Rui Zhang

Rui Zhang

Penn State University

Are Large Language Models Fair Summarizers?

We live in a world of value pluralism where several values can be equally correct and fundamental, and yet in conflict with each other. Traditional summarization models are optimized for the prestige and centrality of important words and concepts but not for diversity and novelty, and thus when presented with diverse perspectives and conflicting opinions, they can display bias by ignoring certain parts of inputs. In this talk, I will present our initial efforts in investigating fair abstractive summarization by large language models that aims to generate a fair summary for user-generated data by providing an accurate and comprehensive view of various perspectives from different groups.

Iz Beltagy

Iz Beltagy

Allen Institute for AI

The Quest for Open Language Models

With the rapid progress of proprietary language models, the open research community is spending more effort to advance the state-of-the-art of open models. For that, AI2 started a project called OLMo, aiming to build and release an entirely in-house, truly open LLM. In this talk, I will tell you more about what AI2 is building for OLMo. I will discuss the DOLMA dataset and its toolkit. I will discuss our pretraining and modeling experience. Finally, I will talk about our efforts in language model adaptation, focusing on instruction tuning and RLHF efforts to train and evaluate the TULU models. With the rapid advancement of proprietary language models, the open research community is increasingly focused on developing state-of-the-art open models. AI2 has initiated a project named OLMo, with the goal of creating and releasing a completely in-house, fully open LLM. In this presentation, I will delve into AI2's work on OLMo. I'll explore the DOLMA dataset and its associated toolkit, share insights from our pretraining and modeling experiences, and conclude by discussing our language model adaptation efforts. This will focus on instruction tuning and RLHF efforts used to train and evaluate the TULU models.

Facing the Challenges and Opportunities of LLMs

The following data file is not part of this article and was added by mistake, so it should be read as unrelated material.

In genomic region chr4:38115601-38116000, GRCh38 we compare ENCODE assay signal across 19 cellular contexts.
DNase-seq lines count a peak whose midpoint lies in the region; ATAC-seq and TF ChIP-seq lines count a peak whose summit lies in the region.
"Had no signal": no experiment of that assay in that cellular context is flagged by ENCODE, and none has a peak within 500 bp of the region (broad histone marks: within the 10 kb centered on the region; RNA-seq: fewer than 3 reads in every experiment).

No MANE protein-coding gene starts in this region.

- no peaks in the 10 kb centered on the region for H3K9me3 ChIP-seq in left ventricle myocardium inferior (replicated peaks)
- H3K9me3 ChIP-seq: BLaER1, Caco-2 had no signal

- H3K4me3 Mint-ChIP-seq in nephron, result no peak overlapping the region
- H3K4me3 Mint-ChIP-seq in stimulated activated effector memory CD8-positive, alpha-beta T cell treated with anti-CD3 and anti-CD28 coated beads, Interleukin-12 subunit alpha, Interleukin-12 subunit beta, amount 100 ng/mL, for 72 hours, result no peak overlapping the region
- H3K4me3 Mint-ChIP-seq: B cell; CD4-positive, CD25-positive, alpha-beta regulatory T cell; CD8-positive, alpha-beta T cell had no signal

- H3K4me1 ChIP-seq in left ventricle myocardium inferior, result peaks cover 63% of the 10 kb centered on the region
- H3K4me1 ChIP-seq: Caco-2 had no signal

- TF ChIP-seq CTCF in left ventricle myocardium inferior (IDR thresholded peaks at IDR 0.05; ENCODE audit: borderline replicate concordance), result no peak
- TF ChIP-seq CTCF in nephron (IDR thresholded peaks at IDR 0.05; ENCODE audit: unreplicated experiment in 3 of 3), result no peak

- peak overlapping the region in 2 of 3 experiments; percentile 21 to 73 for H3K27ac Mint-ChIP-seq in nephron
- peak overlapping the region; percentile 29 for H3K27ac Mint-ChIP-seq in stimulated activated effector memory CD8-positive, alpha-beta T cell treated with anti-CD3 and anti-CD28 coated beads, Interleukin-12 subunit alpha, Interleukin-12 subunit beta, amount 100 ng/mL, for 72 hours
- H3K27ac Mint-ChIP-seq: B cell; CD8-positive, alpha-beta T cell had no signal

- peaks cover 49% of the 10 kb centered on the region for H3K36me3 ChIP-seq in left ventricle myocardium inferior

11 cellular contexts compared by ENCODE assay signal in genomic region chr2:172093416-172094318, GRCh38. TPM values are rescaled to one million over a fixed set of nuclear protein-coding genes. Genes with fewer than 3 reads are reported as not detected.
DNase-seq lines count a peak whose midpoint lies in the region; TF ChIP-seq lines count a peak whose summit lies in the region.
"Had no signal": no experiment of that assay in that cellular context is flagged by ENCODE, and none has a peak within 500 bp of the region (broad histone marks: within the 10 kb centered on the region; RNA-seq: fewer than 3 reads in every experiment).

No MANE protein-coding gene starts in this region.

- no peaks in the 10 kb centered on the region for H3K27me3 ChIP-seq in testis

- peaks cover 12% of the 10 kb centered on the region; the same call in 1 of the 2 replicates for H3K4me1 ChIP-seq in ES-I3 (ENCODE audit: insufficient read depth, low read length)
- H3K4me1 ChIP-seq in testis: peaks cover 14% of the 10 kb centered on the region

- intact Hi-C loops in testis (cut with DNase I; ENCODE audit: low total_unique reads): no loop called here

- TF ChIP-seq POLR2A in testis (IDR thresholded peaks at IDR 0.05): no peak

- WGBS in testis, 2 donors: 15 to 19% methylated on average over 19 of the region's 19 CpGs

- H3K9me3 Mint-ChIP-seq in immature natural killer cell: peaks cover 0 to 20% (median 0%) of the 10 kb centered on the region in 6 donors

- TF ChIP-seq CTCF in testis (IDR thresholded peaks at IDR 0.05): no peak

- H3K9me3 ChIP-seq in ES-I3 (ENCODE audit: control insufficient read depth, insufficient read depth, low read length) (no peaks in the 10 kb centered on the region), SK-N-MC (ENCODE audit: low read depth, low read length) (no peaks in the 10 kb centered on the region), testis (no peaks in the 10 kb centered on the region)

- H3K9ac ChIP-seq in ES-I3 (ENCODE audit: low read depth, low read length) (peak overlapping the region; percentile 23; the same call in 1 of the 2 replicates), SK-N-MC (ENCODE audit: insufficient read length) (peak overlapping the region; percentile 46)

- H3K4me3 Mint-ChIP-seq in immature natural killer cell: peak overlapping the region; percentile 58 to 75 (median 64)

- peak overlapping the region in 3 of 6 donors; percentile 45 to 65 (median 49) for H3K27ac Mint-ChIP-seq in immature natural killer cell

Recent progress of LLMs has dramatically changed the research and business communities, and posed challenges to many NLP research areas such as summarization. However, the ultimate goal of any model is to perfectly solve specialized domain problems users care about, which is not achieved by existing LLMs as a generalist. In this talk, I will introduce how to face these challenges and adapt NLP research in the new LLM era. This includes: 1) Adapt and Improve, i.e., integrate traditional NLP and ML techniques with LLM to achieve better performance in various domains; 2) Leverage and Empower, i.e., stand on the shoulder of LLM to tackle complex problems. These measures can effectively guide a generalist LLM towards a specialist in domains of interest.

Call for Papers

Both long paper (up to 8 pages with unlimited reference) and short paper (up to 4 pages with unlimited reference) are welcomed for submission!

A list of topics relevant to this workshop (but not limited to):

  • Abstractive summarization, extractive summarization and their integration
  • Summarization with pre-trained large models
  • Zero-shot/few-shot summarization
  • Fairness in summarization: faithfulness, bias, toxicity, and privacy-preserving
  • Interpretability and visualization of summarization systems
  • Controlled and tailored text generation
  • Knowledge/common sense injected summarization
  • Multiple text genres (News, tweets, product reviews, conversations, medical records, books, research articles, etc.)
  • Multimodal learning: information integration and aggregation across multiple modalities (text, speech, image, video)
  • Multilingual summarization
  • Semantic aspects of summarization (e.g., semantic representation, inference, validity)
  • Cognitive or psycholinguistic aspects of summarization (e.g., perceived readability, usability, etc.)
  • Development of novel algorithms (e.g., integrating neural and non-neural, distant supervision)
  • Development of new datasets and annotations
  • Development of new evaluation metrics

Submission Instructions

You are invited to submit your papers in our START/SoftConf submission portal. All the submitted papers have to be anonymous for double-blind review. The content of the paper should not be longer than 8 pages for long papers and 4 pages for short papers, strictly following the ACL 2023 style templates, with the mandatory limitation section not counting towards the page limit. Supplementary and appendices (either as separate files or appended after the main submission) are allowed. We encourage code link submissions for the camera-ready version.